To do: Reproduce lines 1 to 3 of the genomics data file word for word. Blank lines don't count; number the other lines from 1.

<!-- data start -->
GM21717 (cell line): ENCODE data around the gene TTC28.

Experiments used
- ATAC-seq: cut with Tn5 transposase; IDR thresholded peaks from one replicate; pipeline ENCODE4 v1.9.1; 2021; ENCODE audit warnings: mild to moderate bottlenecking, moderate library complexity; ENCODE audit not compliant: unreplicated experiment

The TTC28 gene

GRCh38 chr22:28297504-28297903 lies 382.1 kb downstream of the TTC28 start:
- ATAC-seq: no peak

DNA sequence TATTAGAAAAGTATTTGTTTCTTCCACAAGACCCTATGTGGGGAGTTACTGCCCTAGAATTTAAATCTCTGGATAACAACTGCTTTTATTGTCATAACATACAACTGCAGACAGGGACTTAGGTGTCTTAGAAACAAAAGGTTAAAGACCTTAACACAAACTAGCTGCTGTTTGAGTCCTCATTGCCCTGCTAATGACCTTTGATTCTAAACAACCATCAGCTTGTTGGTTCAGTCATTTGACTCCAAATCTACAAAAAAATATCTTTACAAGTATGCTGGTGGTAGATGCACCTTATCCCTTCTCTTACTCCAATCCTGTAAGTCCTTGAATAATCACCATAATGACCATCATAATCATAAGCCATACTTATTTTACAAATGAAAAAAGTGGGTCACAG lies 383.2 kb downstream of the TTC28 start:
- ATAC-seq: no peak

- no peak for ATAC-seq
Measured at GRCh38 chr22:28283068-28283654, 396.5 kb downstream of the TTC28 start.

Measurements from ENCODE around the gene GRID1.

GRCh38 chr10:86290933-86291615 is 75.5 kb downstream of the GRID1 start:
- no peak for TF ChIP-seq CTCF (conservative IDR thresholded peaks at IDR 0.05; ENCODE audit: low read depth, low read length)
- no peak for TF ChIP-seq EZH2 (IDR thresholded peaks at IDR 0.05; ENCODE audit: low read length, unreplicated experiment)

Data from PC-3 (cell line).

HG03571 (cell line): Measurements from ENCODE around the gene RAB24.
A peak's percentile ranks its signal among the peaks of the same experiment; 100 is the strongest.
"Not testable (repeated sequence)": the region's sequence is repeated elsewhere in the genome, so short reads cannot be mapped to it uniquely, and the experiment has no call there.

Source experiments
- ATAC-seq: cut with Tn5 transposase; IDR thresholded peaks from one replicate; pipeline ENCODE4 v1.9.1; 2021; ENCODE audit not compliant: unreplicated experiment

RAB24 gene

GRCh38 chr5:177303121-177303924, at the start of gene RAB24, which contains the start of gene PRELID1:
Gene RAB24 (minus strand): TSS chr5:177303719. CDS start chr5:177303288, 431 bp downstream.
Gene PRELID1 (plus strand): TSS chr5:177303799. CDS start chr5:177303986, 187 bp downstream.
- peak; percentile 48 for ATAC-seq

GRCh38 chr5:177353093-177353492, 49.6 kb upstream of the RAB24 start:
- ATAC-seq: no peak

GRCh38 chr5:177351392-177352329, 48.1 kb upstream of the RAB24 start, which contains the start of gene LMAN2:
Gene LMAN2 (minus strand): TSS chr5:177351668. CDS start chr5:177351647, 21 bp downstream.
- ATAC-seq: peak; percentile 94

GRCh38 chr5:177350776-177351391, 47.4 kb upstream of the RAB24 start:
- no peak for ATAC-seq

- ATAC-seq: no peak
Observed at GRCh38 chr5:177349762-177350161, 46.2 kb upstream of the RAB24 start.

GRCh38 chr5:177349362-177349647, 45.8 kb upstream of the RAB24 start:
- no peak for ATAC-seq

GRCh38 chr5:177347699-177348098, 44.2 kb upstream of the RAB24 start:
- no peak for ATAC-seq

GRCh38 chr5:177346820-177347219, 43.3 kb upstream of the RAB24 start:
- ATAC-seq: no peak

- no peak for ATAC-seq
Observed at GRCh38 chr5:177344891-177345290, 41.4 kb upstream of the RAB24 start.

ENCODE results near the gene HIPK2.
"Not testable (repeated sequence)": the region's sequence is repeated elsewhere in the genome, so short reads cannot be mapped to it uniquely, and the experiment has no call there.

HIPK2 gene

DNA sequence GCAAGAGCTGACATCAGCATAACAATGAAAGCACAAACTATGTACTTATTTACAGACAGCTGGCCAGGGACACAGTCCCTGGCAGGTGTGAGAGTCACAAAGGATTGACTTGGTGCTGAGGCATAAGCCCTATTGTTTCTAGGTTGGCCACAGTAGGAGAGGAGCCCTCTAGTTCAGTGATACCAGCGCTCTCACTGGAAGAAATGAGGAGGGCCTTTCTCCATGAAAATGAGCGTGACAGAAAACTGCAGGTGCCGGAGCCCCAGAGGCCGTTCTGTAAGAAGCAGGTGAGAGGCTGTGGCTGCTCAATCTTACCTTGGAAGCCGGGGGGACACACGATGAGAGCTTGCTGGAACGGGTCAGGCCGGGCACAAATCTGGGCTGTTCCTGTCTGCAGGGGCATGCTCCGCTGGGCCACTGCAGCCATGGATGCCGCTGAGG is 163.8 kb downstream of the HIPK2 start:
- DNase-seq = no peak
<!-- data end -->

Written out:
GM21717 (cell line): ENCODE data around the gene TTC28.

Experiments used
- ATAC-seq: cut with Tn5 transposase; IDR thresholded peaks from one replicate; pipeline ENCODE4 v1.9.1; 2021; ENCODE audit warnings: mild to moderate bottlenecking, moderate library complexity; ENCODE audit not compliant: unreplicated experiment